New York Times correspondent Jeffrey Gettleman has a good summary of Congo’s never-ending civil war, which recently heated up when Rwanda-backed rebels captured and briefly held Goma, a large town in the east. Gettleman writes:
Congo has become a never-ending nightmare, one of the bloodiest conflicts since World War II, with more than five million dead. It seems incomprehensible that the biggest country in sub-Saharan Africa and on paper one of the richest, teeming with copper, diamonds and gold, vast farmlands of spectacular fertility and enough hydropower to light up the continent, is now one of the poorest, most hopeless nations on earth. Unfortunately, there are no promising solutions within grasp, or even within sight.
The problem, obviously, is that Congo has been plagued by egregious misgovernment and pervasive lack of security ever since winning independence. It goes without saying that colonial rule was awful in many respects–Congo was particularly savagely mistreated by Belgium’s King Leopold II in the late 19th century. Its condition only slightly improved when it went from being the king’s personal property to an official Belgian colony. But for all their sins (and there were many) the Belgians at least managed to keep the trains running more or less on time. Now those same trains are rotting away and the lack of transportation makes it impossible to get Congo’s rich agricultural bounty to market.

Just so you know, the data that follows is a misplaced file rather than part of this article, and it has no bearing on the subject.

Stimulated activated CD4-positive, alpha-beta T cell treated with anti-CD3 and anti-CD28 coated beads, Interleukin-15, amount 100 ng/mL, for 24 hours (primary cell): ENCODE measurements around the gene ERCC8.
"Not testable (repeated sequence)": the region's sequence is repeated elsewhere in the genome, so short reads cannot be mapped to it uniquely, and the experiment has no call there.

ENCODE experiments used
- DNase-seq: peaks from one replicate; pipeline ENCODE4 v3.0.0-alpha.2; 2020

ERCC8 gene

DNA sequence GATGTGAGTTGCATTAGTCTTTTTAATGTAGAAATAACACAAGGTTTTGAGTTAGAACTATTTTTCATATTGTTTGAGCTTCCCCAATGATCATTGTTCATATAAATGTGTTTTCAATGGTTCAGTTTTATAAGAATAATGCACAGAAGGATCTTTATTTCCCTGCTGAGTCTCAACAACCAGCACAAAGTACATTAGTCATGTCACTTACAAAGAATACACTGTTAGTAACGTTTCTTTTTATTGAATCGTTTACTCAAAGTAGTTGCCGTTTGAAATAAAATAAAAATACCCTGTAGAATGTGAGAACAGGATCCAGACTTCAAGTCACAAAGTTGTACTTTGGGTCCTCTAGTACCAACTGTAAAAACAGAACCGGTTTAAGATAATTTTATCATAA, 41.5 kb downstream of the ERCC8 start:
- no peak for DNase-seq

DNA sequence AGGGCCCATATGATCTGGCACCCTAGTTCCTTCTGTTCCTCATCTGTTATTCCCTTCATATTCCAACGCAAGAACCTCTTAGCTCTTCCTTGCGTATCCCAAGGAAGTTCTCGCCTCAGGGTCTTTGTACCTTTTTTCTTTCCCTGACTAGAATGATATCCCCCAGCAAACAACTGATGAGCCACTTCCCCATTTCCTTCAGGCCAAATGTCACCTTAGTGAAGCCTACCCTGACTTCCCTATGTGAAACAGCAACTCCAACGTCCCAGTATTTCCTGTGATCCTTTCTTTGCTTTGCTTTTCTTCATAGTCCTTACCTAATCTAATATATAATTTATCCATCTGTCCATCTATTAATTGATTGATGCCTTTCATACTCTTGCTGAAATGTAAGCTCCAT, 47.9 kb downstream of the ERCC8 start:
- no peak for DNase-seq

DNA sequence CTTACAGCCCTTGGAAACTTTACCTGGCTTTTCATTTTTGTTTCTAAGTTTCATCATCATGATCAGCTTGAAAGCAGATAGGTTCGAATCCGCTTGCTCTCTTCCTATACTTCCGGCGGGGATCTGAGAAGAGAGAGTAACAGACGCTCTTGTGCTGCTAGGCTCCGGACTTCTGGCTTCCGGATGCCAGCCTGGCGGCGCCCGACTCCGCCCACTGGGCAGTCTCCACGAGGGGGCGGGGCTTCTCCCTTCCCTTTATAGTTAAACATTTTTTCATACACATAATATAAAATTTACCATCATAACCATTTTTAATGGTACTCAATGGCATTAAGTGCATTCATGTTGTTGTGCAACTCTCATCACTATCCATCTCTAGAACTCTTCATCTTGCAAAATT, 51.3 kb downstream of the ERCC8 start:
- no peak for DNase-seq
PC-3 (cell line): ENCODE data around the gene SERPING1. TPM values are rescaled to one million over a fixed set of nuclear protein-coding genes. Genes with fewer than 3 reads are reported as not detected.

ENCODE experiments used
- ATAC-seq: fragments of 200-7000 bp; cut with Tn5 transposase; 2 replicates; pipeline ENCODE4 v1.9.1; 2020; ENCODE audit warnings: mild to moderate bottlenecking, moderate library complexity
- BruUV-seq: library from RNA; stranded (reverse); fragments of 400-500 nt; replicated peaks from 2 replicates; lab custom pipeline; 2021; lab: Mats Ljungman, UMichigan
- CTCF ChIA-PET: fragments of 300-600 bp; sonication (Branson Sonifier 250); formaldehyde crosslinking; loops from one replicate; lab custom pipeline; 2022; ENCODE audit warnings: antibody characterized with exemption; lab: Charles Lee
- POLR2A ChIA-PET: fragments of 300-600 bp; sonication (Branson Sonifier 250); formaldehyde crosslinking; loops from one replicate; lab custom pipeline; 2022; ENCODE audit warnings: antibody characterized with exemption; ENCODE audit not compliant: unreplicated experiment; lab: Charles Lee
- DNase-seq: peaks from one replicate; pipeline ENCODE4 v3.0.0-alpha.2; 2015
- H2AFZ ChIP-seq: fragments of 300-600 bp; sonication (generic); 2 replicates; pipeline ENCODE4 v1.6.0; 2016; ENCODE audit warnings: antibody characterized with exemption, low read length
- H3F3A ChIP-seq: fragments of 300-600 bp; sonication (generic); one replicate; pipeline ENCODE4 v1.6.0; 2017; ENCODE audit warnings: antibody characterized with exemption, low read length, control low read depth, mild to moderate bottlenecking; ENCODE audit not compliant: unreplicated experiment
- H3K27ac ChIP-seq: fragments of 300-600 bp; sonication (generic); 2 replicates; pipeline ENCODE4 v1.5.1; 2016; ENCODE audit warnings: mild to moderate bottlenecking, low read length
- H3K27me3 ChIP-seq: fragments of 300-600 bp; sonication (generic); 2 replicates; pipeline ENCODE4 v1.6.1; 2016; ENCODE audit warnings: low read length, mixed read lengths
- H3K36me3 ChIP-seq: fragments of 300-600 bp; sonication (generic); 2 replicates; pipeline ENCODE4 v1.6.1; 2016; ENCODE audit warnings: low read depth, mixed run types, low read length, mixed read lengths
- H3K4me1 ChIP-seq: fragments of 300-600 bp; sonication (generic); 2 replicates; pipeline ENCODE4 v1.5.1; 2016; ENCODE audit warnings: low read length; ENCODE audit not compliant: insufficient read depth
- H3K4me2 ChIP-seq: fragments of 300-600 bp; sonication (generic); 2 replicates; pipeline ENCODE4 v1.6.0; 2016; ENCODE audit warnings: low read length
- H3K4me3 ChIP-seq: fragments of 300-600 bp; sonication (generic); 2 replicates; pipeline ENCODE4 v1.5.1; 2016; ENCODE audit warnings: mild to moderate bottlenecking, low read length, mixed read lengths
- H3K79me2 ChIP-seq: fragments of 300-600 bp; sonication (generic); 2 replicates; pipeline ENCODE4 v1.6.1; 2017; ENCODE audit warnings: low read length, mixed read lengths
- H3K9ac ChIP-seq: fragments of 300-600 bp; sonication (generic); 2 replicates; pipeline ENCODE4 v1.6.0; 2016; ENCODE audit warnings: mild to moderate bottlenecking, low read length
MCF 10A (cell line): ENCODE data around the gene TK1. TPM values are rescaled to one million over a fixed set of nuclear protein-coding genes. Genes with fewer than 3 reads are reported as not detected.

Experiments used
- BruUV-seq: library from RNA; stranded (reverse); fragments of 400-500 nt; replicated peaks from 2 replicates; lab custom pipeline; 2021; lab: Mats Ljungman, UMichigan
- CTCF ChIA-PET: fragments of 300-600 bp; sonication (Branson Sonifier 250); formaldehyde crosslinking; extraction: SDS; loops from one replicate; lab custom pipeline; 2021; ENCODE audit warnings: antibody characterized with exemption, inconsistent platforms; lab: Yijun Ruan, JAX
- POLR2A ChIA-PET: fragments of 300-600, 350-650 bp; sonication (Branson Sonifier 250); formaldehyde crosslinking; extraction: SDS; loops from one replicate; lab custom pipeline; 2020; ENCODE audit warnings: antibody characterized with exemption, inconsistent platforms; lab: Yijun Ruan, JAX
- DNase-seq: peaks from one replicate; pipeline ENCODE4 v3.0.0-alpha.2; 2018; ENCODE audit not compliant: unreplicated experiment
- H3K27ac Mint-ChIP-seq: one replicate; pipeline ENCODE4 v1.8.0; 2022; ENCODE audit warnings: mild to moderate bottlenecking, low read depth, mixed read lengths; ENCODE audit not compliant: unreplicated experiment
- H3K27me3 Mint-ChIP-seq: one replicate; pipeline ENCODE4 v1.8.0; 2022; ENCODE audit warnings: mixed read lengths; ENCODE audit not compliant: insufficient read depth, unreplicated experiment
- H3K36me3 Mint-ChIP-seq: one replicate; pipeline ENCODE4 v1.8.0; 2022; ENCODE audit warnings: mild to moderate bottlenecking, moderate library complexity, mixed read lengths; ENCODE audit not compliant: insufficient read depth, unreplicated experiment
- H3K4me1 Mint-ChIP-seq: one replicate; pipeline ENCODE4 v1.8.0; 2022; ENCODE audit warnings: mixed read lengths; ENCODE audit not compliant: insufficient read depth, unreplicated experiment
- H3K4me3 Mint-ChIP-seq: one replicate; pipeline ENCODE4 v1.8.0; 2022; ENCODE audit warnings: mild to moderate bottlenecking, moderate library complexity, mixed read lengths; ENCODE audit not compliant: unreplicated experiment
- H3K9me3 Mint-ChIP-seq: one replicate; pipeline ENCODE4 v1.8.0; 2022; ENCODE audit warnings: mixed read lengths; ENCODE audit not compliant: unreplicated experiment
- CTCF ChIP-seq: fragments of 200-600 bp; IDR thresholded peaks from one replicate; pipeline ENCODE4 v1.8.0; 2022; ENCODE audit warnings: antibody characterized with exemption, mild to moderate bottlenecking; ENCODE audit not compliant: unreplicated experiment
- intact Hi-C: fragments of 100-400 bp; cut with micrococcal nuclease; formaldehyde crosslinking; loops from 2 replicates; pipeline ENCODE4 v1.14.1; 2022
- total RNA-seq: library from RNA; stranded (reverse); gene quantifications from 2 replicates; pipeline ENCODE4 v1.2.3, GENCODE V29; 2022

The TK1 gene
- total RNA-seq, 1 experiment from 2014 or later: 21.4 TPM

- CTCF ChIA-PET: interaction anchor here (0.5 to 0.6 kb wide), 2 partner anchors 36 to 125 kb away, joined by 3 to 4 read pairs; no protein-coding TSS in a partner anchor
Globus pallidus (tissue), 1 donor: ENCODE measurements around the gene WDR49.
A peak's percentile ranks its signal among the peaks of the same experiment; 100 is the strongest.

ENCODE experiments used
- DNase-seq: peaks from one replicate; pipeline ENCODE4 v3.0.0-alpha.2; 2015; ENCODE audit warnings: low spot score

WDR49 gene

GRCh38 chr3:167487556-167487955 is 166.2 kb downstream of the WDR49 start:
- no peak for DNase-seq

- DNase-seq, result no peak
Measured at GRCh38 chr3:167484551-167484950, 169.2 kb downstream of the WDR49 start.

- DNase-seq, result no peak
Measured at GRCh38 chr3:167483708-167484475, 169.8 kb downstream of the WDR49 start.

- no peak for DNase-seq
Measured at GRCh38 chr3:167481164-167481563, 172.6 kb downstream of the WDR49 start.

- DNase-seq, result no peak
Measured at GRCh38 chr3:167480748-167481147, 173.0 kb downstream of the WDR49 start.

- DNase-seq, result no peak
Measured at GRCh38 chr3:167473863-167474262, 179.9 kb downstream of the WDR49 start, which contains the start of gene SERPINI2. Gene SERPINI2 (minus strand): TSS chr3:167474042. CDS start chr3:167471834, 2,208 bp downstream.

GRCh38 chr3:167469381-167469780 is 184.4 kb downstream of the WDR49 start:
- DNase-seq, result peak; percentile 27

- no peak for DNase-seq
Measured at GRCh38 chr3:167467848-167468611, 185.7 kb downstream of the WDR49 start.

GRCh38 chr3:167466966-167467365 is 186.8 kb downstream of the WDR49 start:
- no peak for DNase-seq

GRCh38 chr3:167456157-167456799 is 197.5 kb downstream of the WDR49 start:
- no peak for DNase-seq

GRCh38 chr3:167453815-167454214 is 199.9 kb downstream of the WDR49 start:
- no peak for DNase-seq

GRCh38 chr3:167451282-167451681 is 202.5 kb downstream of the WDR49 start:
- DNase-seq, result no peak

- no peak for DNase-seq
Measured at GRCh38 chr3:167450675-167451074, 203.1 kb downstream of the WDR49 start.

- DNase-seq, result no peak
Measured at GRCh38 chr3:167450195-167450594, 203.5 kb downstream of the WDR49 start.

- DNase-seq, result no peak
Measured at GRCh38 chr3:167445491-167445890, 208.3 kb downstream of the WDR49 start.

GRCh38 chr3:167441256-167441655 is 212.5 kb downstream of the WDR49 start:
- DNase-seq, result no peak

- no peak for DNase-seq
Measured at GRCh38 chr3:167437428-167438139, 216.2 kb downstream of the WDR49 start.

Unfortunately Joseph Kabila, Congo’s president since 2001, has appeared unwilling or unable to fix the terrible corruption and incompetence that plagues his government and especially his army, whose soldiers appear more interested in drink and plunder than in keeping law and order. In this respect he hasn’t been much of an improvement over his predecessor, Laurent Kabila, who in turn wasn’t much of an improvement over Congo’s longtime strongman, Mobutu Sese Seko (who preferred to called his country Zaire).
What is particularly shocking about the depths to which Congo has sunk is that the outside world has made attempts to alleviate its misery–but they have been utterly ineffectual. As Gettleman notes, there are 20,000 UN peacekeepers in Congo but they are doing precious little to keep the peace. Barring a sudden Western desire to intervene with high-quality troops (as unlikely a contingency as one can imagine) it is hard to imagine any salvation for Congo unless its government can somehow establish its authority with a semi-competent military force.
As I have argued before, the only realistic way to achieve that goal would be to hire foreign security companies to train Congo’s armed forces and, quite probably, to take part in combat themselves. Rather than sending their own troops, Western nations could foot the bills for a mercenary outfit that could draw on well-trained veterans of the South African, British, American, and other armies. (I note that very soon, thanks to cuts in the defense budget, a lot of veterans of America’s conflicts in Iraq and Afghanistan will be out of work.) Mercenaries have proven effective in Sierra Leone but there is an opprobrium to their use which has kept that example from being emulated in Congo. So the world is instead consigning Congo to a continuing hell. Sure, mercenaries have their downsides–they have pillaged African states in the past. But Congo has already been pillaged and will continue to be pillaged unless some unorthodox thinking is applied to try to find a solution.